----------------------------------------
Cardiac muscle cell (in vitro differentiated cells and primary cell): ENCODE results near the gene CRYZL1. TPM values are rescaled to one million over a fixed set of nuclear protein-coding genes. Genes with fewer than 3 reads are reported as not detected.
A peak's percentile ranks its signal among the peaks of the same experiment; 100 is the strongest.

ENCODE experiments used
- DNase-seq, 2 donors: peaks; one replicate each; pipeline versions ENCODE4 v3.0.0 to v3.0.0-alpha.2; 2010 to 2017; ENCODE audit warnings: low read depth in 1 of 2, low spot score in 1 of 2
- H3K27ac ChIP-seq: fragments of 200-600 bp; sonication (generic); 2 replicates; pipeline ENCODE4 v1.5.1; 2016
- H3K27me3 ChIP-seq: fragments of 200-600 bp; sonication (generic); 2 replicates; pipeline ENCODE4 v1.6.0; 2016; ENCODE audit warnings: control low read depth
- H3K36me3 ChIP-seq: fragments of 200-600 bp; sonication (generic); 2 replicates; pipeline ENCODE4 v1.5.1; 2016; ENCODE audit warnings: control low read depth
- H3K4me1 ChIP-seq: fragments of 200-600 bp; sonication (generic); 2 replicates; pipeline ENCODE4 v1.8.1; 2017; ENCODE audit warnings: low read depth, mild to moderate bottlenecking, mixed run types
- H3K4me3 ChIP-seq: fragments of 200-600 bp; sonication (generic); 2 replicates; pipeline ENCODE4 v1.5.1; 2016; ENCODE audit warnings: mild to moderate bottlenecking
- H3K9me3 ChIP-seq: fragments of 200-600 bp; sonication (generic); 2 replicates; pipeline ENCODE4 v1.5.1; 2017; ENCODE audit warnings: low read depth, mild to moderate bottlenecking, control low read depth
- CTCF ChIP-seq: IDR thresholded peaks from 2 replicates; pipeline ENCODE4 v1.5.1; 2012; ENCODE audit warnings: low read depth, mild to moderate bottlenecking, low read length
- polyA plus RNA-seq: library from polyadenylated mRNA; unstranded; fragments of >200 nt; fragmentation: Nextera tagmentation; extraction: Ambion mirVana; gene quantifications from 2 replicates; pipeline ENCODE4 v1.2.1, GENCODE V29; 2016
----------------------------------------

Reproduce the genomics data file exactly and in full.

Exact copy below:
Cardiac muscle cell (in vitro differentiated cells and primary cell): ENCODE results near the gene CRYZL1. TPM values are rescaled to one million over a fixed set of nuclear protein-coding genes. Genes with fewer than 3 reads are reported as not detected.
A peak's percentile ranks its signal among the peaks of the same experiment; 100 is the strongest.

ENCODE experiments used
- DNase-seq, 2 donors: peaks; one replicate each; pipeline versions ENCODE4 v3.0.0 to v3.0.0-alpha.2; 2010 to 2017; ENCODE audit warnings: low read depth in 1 of 2, low spot score in 1 of 2
- H3K27ac ChIP-seq: fragments of 200-600 bp; sonication (generic); 2 replicates; pipeline ENCODE4 v1.5.1; 2016
- H3K27me3 ChIP-seq: fragments of 200-600 bp; sonication (generic); 2 replicates; pipeline ENCODE4 v1.6.0; 2016; ENCODE audit warnings: control low read depth
- H3K36me3 ChIP-seq: fragments of 200-600 bp; sonication (generic); 2 replicates; pipeline ENCODE4 v1.5.1; 2016; ENCODE audit warnings: control low read depth
- H3K4me1 ChIP-seq: fragments of 200-600 bp; sonication (generic); 2 replicates; pipeline ENCODE4 v1.8.1; 2017; ENCODE audit warnings: low read depth, mild to moderate bottlenecking, mixed run types
- H3K4me3 ChIP-seq: fragments of 200-600 bp; sonication (generic); 2 replicates; pipeline ENCODE4 v1.5.1; 2016; ENCODE audit warnings: mild to moderate bottlenecking
- H3K9me3 ChIP-seq: fragments of 200-600 bp; sonication (generic); 2 replicates; pipeline ENCODE4 v1.5.1; 2017; ENCODE audit warnings: low read depth, mild to moderate bottlenecking, control low read depth
- CTCF ChIP-seq: IDR thresholded peaks from 2 replicates; pipeline ENCODE4 v1.5.1; 2012; ENCODE audit warnings: low read depth, mild to moderate bottlenecking, low read length
- polyA plus RNA-seq: library from polyadenylated mRNA; unstranded; fragments of >200 nt; fragmentation: Nextera tagmentation; extraction: Ambion mirVana; gene quantifications from 2 replicates; pipeline ENCODE4 v1.2.1, GENCODE V29; 2016